The 408-foot spire was hoisted onto a temporary platform at the top of One World Trade Center on Thursday.
Spencer Platt Getty Images

Construction workers applauded Thursday as a crane raised the flag-draped spire of One World Trade Center to the top of the skyscraper.

When they install the spire at a later date, it will cap the structure at a symbolic 1,776 feet. The Port Authority says the spire, which acts as a fixture for various antennas, will bump the 104-story building to be the tallest in the Western Hemisphere, reports New Jersey's The Star-Ledger.

However, as the newspaper reports:

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11:35am

Thu May 2, 2013
The Two-Way

It's A 'Tale Of Two Popes' As Benedict Returns To Vatican

Originally published on Thu May 2, 2013 12:08 pm

The helicopter carrying Pope Emeritus Benedict XVI lands at the Vatican on Thursday.
Vincenzo Pinto AFP/Getty Images

Pope Emeritus Benedict XVI moved back to the Vatican and his new retirement residence Thursday, where he will live side by side with the reigning pontiff, Pope Francis.

The arrangement makes history because Benedict, 86, is the first pope to voluntarily step down as head of the Roman Catholic Church in more than 700 years.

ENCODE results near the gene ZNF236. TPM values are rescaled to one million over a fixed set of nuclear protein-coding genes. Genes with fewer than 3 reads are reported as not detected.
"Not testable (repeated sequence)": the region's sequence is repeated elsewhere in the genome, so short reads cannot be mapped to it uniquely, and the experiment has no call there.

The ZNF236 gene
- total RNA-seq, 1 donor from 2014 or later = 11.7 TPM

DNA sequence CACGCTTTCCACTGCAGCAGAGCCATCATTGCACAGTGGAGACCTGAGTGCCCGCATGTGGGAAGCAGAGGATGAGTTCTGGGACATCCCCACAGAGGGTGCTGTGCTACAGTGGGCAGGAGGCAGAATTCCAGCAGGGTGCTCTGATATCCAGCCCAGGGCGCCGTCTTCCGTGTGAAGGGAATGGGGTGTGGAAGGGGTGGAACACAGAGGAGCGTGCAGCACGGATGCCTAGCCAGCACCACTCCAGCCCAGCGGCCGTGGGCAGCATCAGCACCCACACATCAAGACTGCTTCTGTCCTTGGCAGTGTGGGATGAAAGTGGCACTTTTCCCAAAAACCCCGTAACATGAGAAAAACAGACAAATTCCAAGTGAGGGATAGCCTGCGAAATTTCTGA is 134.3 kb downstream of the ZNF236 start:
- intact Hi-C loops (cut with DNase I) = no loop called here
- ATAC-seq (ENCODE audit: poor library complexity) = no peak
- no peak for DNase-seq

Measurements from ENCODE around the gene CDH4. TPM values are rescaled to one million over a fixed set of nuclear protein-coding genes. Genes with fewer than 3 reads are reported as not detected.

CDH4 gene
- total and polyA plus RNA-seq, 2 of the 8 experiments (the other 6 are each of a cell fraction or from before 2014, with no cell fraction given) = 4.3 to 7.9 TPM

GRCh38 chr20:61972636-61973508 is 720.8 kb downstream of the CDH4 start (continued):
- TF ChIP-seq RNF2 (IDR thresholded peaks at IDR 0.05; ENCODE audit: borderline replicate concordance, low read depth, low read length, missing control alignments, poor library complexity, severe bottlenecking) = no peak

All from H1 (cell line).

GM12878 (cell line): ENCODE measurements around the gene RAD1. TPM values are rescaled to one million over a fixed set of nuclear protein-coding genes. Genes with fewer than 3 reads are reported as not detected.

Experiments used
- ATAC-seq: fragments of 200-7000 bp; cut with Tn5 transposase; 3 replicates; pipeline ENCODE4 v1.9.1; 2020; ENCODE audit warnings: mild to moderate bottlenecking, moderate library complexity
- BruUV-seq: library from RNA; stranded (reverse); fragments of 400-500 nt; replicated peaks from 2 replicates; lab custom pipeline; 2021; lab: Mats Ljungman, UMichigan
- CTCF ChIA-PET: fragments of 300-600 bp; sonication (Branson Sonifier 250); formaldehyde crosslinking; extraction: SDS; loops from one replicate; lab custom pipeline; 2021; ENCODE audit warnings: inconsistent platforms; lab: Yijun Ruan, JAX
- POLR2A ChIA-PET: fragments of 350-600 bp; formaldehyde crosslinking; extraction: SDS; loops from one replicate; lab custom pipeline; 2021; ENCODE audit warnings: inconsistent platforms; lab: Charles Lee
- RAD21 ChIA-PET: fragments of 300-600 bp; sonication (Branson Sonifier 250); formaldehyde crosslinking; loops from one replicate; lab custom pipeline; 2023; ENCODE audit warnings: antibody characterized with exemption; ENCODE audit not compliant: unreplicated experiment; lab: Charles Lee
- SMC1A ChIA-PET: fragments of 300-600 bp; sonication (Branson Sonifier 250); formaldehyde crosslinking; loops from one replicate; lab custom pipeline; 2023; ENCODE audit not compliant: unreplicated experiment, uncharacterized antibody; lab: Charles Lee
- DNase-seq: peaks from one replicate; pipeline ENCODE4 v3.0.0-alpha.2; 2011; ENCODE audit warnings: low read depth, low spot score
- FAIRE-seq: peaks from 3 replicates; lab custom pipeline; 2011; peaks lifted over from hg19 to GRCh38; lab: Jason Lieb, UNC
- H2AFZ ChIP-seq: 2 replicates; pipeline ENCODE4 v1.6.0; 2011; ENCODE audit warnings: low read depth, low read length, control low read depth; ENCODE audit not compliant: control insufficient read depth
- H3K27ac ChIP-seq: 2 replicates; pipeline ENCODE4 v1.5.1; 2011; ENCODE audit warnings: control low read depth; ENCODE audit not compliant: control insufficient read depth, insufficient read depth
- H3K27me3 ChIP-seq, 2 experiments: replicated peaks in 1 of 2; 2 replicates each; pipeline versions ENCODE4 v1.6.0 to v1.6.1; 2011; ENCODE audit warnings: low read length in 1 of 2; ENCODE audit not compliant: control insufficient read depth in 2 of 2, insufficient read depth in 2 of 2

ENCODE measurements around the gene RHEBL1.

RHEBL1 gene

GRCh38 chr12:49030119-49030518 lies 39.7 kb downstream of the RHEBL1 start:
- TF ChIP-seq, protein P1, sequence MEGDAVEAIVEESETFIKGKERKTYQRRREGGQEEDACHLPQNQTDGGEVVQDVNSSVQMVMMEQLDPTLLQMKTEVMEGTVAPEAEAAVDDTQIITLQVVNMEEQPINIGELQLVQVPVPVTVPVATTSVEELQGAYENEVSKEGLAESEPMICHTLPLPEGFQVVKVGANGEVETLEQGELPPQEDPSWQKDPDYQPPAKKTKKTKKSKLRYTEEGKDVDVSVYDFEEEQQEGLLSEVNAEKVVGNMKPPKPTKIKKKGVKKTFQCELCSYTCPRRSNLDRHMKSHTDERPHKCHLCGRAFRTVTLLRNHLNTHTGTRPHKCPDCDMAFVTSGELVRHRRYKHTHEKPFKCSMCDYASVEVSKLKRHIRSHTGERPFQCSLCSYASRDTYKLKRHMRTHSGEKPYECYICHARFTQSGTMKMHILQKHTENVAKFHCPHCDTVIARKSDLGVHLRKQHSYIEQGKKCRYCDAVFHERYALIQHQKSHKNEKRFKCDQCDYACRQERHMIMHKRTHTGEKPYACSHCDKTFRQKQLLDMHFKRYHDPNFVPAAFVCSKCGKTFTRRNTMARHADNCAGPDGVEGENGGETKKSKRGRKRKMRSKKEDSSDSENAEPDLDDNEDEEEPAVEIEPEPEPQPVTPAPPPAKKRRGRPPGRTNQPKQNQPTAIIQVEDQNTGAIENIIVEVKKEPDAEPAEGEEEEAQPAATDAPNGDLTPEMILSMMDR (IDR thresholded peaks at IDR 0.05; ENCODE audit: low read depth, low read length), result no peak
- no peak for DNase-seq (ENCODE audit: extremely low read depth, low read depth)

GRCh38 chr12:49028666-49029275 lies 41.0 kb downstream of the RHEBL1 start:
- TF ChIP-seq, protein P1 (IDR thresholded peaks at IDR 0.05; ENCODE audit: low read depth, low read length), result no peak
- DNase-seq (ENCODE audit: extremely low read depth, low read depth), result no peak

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10:30am

Thu May 2, 2013
The Two-Way

Detained U.S. Citizen Gets 15 Years Hard Labor In North Korea

Originally published on Wed May 8, 2013 9:07 am

Passersby watch a local television broadcast in Seoul on Thursday showing a report on the sentencing of Kenneth Bae.
Kim Jae-hwan AFP/Getty Images

Update at 4:05 p.m. ET:

State Department spokesman Patrick Ventrell raised concerns about the lack of transparency in Kenneth Bae's trial and urged North Korea to him "amnesty and immediate release."

NPR's Michele Kelemen reports that Ventrell wouldn't say whether the U.S. was considering sending a high-level envoy to Pyongyang as it has done in the past to win the release of U.S. citizens in North Korea.

Here's our original post:

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4:36pm

Wed May 1, 2013
The Two-Way

Justice: Prison Compassionate Release Programs Inconsistent

Originally published on Wed May 1, 2013 9:18 pm

Inmates file by a guard tower at California's Chino State Prison in 2010.
Kevork Djansezian Getty Images

"Compassionate release" programs that free inmates with terminal illnesses and limited life expectancies are poorly run and lack clear standards, the Department of Justice's inspector general said on Wednesday.

The Associated Press reports: